BRIEF DESCRIPTION OF THE DRAWING The single FIGURE of the drawing is a schematic view partially in section of the preferred embodiment according to this invention.
DESCRIPTION OF THE PREFERRED EMBODIMENT Referring now to the drawing, a night vision device 11 in illustrated that includes a presentation screen 13 that is provided with a layer 15 of cholesteric material (liquid crystals) and glass plate faces 19 and 21. Heating coils 35 adjacent screen 13 maintain cholesteric material 15 at the critical temperature required for maximum circular dichroism at the wavelength of the monochromatic light focused thereon for maximum absorption thereof.
A light tube 22 includes a source of light 23, a lens 24, a filter 25, a polarizer 27 and a quarter wave plate 29. Light from source 23 is filtered to produce monochromatic rays, circularly polarized in the direction compatible with the particular cholesteric material of layer 15 and directed by tube 22 to irradiate screen face 19. An infrared image in the form of infrared rays of an object 31 is produced by an infrared transmitting lens 33 made of, e.g., lRtran, sapphire, CaF etc. The infrared image from lens 33 is focused, onto the cholesteric material 15 of screen 13 as an image 34 of object 31. The infrared rays from object 31 produce localized heating of the cholesteric material, shifting the wavelength for maximum circular dichroism. The cholesteric material is initially opaque to the monochromatic light due to its being maintained at the critical temperature, but becomes transparent when the infrared image is focused thereon to thus allow a viewer to see the image of the object in monochromatic light that passes through the cholesteric material. The monochromatic light passing through the cholesteric material provides a positive presentation 36 of object 31 on screen face 21. The presentation is then viewed through lens 37. Intensity of presentation 36 varies by a factor of 10 for 100A to present contrasts in the presentation readily apparent to the human eye. An intensity ratio of l0 to l is readily apparent in the screen presentation.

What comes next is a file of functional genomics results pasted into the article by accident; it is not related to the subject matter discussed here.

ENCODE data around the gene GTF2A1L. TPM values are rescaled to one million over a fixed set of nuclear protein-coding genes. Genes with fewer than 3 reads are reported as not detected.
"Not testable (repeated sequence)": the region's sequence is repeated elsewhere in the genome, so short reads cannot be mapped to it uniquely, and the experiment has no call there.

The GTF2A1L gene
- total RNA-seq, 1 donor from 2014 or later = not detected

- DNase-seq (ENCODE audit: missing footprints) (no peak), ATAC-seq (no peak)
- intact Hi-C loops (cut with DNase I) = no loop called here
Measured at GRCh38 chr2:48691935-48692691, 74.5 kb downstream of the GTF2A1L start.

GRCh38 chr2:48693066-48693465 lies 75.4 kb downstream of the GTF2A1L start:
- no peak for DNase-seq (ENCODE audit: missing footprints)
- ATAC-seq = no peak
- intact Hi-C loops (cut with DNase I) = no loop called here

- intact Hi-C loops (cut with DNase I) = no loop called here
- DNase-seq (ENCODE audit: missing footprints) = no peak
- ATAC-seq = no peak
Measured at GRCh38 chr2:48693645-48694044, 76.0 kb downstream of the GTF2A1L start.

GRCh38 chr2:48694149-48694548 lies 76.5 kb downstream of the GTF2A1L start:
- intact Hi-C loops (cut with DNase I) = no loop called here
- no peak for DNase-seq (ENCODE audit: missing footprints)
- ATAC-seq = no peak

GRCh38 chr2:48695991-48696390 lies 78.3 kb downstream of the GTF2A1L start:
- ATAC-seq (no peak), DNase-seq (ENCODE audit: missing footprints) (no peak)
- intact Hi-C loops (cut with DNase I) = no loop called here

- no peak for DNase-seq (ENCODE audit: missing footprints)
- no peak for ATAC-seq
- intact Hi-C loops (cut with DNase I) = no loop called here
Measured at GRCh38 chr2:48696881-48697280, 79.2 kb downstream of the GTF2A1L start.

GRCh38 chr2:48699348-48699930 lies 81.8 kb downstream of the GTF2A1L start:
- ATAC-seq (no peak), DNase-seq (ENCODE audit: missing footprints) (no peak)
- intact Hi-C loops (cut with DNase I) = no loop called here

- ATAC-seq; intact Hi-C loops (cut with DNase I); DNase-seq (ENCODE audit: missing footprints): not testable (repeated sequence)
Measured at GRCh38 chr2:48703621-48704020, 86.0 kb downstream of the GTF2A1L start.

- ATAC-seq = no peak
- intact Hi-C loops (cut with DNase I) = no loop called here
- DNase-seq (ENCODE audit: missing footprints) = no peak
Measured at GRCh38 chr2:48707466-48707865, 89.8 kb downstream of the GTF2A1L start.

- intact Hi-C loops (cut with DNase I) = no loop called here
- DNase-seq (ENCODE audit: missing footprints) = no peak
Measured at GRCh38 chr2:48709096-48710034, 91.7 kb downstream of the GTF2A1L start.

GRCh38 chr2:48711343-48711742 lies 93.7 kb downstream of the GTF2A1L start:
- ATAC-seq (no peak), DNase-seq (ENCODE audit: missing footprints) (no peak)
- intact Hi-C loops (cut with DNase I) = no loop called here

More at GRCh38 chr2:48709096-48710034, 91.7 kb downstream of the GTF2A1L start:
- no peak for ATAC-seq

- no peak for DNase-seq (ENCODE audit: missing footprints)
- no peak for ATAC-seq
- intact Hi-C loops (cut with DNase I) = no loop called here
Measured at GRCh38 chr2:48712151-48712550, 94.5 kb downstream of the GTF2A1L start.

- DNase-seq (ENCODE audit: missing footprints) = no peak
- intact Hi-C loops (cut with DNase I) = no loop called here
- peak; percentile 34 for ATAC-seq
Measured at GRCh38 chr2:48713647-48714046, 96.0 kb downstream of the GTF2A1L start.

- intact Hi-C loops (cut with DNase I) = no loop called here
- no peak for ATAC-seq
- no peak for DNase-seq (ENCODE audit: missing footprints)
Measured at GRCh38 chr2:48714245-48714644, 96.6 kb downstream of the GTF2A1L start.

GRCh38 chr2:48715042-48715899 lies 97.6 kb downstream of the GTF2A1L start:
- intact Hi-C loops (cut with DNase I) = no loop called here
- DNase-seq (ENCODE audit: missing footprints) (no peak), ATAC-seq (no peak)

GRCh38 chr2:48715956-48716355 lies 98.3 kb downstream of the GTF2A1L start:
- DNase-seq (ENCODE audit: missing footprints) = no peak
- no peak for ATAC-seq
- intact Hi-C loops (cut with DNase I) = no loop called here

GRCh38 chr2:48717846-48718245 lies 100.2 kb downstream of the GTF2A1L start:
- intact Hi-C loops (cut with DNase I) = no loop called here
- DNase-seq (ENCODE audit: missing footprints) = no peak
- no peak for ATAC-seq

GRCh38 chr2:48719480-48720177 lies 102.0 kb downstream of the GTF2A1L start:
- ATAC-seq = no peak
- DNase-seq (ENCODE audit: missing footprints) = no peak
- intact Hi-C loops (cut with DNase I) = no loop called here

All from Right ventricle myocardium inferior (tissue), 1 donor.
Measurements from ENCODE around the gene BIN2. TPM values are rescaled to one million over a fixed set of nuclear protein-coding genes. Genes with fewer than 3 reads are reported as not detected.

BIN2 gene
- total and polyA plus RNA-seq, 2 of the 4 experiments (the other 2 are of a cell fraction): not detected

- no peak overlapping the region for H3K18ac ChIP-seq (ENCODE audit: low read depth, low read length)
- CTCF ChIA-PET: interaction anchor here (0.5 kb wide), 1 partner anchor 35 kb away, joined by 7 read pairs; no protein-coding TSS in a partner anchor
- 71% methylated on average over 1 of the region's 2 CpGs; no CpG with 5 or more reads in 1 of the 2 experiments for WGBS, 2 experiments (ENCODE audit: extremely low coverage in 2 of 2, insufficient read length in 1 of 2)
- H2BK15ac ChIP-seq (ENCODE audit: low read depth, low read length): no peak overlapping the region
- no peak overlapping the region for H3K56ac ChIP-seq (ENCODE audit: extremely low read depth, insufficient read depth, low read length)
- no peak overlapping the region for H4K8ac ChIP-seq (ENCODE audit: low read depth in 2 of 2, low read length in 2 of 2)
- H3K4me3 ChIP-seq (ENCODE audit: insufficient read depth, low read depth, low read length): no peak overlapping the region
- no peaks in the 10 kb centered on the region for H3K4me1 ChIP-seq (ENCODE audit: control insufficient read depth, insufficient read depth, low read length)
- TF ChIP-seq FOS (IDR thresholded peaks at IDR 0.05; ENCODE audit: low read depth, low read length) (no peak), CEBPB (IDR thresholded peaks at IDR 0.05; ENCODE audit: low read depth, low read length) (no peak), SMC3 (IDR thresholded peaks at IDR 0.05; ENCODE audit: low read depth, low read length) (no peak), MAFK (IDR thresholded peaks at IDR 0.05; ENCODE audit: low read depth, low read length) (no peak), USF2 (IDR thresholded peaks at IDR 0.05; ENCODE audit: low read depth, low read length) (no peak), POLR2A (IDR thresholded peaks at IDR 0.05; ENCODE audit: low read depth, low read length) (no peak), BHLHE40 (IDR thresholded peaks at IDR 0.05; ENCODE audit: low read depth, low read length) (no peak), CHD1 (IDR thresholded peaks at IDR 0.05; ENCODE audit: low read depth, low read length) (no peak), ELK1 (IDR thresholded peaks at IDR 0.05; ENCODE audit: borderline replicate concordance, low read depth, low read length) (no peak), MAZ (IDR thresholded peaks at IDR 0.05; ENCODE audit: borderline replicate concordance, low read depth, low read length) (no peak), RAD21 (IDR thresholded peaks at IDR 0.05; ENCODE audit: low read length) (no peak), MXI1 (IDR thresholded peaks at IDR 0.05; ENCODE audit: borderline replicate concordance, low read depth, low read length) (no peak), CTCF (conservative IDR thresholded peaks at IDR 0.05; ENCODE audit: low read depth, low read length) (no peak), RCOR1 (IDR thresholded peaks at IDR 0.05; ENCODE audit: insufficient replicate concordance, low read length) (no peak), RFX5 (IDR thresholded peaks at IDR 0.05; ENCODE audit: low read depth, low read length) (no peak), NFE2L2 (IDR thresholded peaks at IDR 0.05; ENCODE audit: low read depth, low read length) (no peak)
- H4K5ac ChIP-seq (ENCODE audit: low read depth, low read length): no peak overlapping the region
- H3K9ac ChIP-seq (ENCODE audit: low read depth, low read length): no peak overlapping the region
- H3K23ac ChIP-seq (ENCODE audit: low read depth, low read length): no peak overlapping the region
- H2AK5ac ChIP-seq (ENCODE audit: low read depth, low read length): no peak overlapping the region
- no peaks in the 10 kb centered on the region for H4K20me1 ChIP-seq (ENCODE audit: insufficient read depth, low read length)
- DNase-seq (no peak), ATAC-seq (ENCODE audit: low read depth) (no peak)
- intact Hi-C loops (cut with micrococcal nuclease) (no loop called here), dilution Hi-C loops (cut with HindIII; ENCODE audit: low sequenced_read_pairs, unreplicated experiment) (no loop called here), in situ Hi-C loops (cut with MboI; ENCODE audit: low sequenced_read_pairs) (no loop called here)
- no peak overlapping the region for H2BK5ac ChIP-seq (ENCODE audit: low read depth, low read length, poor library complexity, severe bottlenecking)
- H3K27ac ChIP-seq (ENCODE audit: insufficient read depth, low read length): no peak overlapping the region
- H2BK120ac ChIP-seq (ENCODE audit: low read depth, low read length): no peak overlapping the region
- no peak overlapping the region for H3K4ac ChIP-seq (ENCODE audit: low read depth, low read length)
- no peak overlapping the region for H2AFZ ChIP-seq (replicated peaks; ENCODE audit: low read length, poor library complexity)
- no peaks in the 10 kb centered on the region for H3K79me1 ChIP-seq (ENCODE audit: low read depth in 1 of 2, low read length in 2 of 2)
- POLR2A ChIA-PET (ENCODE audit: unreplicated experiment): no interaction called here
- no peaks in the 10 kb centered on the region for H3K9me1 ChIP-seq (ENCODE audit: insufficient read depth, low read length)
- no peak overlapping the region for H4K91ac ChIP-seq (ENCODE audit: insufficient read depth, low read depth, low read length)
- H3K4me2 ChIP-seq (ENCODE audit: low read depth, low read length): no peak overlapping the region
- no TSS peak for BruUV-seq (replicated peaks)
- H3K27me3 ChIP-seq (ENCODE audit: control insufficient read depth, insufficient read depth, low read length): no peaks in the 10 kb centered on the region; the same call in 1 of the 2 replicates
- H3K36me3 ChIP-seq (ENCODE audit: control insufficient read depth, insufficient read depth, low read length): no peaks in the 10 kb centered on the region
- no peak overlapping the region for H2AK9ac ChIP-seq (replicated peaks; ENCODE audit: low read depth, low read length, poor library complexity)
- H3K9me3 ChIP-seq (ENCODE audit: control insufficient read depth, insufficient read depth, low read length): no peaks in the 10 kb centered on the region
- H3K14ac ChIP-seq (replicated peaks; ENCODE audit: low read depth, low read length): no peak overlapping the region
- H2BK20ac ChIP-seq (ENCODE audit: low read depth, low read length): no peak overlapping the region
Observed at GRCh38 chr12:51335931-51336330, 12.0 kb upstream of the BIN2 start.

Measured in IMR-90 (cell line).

As a specific example, the cholesteric material can be for example a film about one mil thick of a mixture of 20 percent by weight cholesteryl acetate and percent by weight cholesteryl nonanoate, between thin glass plates 17. The temperature of plates 17 and the particular cholesteric materials specified hereinabove are maintained at 25C. This the critical temperature of the particular material for maximum attenuation of left circularly polarized monochromatic radiation that has a wavelength centered about 5800A. The left hand circularly polarized monochromatic radiation centered about 5800A can be produced in light tube 22 by using a bright, tungsten-filament lamp 23. Light from lamp 23 is collected and collimated by an ordinary glass lens 24 and passed through an interference filter 25 designed to transmit radiation in a very narrow wavelength region centered about 5800A. This monochromatic radiation is then linearly polarized by passage through a polarizer 27 which may be a conventional inexpensive plastic type. The linearly polarized radiation is then passed through quarter wave plate 29, which may be made either of thin sheets of mica or a plate of quartz cut parallel to the optic axis. Quarter wave plate 29 is oriented at an angle of 45 to the incident radiation. The transmitted radiation from tube 22 emerges as left circularly polarized monochromatic light.